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Home Xylene


Xylene encompasses three isomers of dimethylbenzene. The isomers are distinguished by the designations ortho- (o-), meta- (m-), and para- (p-), which specify to which carbon atoms (of the benzene ring) the two methyl groups are attached. Counting the carbon atoms from one of the ring carbons bonded to a methyl group, and counting towards the second ring carbon bonded to a methyl group, the o- isomer has the IUPAC name of 1,2-dimethylbenzene, the m- isomer has the IUPAC name of 1,3-dimethylbenzene, and the p- isomer has the IUPAC name of 1,4-dimethylbenzene. The mixture is slightly greasy colourless liquid commonly encountered as a solvent. Several million tons are produced annually.


Xylenes represent about 0.5–1% of crude oil, depending on the source (hence xylenes are found in small amounts in gasoline and airplane fuels). It is mainly produced from reformate. It is also obtained from coal carbonisation derived from coke ovens. It is produced by dehydrocyclodimerization and by methylating of toluene and benzene.

Via the Isomar process, the ratio of isomers can be shifted to favor p-xylene, which is most valued. This conversion is catalysed by zeolites.



Terephthalic acid and related derivatives

p-Xylene is the principal precursor to terephthalic acid and dimethyl terephthalate, both monomers used in the production of polyethylene terephthalate (PET) plastic bottles and polyester clothing. 98% of p-xylene production, and half of all xylene, is consumed in this way. o-Xylene is an important precursor to phthalic anhydride. The demand for isophthalic acid is relatively modest so m-xylene is rarely sought (and hence the utility of its conversion to the o- and p-isomers).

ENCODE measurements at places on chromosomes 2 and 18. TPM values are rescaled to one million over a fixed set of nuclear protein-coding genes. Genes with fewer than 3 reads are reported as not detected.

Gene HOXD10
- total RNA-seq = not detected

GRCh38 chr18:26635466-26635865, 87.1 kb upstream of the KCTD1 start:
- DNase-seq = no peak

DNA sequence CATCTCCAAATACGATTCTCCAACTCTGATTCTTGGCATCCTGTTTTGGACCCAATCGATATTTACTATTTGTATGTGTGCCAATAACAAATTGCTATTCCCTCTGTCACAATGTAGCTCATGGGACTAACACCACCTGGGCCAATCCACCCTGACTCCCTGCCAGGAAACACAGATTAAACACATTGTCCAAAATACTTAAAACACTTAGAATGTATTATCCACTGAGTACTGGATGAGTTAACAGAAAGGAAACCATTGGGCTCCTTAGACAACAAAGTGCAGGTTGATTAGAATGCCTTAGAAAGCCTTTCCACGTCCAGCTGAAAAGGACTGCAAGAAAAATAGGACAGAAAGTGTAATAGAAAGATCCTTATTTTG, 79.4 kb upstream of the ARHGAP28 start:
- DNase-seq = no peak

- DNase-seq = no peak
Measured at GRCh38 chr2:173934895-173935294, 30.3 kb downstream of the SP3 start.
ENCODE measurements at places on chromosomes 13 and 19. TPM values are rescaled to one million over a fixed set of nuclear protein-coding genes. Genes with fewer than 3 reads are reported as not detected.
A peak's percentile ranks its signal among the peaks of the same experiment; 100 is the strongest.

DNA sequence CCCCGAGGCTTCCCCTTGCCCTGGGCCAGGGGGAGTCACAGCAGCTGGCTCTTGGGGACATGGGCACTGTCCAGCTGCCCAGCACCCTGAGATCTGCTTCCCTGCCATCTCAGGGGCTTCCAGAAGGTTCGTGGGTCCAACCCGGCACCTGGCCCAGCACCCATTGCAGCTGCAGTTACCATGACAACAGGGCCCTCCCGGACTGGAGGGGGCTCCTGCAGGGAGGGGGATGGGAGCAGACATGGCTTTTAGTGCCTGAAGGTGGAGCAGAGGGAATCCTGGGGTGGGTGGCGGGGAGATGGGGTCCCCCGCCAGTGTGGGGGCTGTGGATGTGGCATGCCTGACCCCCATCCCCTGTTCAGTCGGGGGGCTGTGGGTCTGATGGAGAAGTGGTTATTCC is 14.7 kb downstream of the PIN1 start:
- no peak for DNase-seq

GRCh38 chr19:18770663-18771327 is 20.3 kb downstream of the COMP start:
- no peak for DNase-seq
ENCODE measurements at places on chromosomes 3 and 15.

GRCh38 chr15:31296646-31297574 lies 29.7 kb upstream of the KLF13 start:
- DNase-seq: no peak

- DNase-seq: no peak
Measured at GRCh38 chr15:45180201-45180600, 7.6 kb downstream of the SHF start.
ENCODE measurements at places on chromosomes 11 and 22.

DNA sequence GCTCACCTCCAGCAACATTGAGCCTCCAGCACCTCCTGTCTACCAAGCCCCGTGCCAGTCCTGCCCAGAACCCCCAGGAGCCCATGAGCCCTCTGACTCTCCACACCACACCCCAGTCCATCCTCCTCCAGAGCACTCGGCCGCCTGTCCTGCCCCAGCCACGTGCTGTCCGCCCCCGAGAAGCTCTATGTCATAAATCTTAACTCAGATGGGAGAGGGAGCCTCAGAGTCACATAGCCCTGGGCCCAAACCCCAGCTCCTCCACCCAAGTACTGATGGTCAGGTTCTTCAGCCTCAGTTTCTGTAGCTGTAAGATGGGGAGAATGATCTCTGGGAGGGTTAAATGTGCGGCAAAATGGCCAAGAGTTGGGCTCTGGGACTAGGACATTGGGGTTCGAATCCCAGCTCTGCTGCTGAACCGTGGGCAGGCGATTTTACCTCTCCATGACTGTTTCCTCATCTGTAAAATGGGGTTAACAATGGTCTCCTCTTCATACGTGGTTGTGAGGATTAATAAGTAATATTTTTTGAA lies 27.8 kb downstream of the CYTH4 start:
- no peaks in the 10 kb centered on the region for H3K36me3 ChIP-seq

Solvent applications

Xylene is used as a solvent. In this application, the mixture of isomers is often referred to as xylenes or xylol. Solvent xylene often contains a small percentage of ethylbenzene. Like the individual isomers, the mixture is colorless, sweet-smelling, and highly flammable. Areas of application include printing, rubber, and leather industries. It is a common component of ink, rubber, adhesive, and leather industries. In thinning paints and varnishes, it can be substituted for toluene where slower drying is desired. Similarly it is a cleaning agent, e.g., for steel, silicon wafers, and chips.

Laboratory uses

It is used in the laboratory to make baths with dry ice to cool reaction vessels, and as a solvent to remove synthetic immersion oil from the microscope objective in light microscopy. In histology, xylene is also used for clearing the tissues following dehydration in preparation for paraffin wax infiltration. It is also used after sections have been stained to make them hydrophobic so that a coverslip may be applied with a resin in solvent.

Precursor to other compounds

Although conversion to terephthalic acid is the dominant chemical conversion, xylenes are precursors to other chemical compounds. For instance chlorination of both methyl groups gives the corresponding xylene dichlorides (bis(chloromethyl)benzenes).

Health effects

Xylenes are not highly toxic as indicated by the high values of the LD50, which range from 200 to 4000 mg/kg for animals. The principal mechanism of detoxification is oxidation to methylbenzoic acid and hydroxylation to hydroxylene.